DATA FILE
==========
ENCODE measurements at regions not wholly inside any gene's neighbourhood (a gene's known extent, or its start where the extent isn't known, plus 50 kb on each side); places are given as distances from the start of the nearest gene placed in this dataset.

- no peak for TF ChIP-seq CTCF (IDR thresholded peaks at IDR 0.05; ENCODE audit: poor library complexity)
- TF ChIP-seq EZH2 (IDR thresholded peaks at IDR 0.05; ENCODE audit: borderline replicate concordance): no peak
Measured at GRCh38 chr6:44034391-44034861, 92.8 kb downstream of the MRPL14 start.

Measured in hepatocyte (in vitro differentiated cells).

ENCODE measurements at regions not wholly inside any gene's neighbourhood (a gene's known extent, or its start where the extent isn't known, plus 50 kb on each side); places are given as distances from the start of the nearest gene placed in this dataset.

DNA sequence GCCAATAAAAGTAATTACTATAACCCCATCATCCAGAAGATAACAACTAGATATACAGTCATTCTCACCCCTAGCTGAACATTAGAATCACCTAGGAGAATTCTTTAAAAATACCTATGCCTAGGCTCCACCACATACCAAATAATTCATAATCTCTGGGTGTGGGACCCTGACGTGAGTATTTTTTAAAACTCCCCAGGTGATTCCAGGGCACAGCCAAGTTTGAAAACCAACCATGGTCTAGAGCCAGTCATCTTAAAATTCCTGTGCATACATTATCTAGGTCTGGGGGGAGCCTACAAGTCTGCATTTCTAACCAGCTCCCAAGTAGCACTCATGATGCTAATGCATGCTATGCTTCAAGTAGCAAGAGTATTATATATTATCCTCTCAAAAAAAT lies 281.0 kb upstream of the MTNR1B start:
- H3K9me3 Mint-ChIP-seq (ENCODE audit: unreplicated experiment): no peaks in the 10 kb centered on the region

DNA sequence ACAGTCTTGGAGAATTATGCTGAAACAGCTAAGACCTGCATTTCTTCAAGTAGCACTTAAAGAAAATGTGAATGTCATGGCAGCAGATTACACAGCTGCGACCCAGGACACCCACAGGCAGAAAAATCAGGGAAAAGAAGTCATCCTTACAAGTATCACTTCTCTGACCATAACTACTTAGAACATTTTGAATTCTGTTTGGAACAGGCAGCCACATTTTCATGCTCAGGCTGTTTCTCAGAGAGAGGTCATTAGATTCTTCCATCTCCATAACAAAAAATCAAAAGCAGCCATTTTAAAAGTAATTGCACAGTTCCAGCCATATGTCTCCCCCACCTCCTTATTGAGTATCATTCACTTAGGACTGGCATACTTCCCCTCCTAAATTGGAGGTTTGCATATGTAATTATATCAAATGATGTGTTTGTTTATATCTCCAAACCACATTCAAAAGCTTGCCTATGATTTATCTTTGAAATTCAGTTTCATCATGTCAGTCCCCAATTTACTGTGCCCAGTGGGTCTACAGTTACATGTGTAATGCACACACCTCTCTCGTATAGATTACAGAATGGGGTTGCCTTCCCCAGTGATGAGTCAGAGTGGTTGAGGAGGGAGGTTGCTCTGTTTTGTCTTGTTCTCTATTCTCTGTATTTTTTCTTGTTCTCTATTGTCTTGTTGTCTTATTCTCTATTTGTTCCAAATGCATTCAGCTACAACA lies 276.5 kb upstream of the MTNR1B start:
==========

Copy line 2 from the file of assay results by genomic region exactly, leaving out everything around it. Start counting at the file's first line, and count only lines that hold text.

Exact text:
- no peak for TF ChIP-seq CTCF (IDR thresholded peaks at IDR 0.05; ENCODE audit: poor library complexity)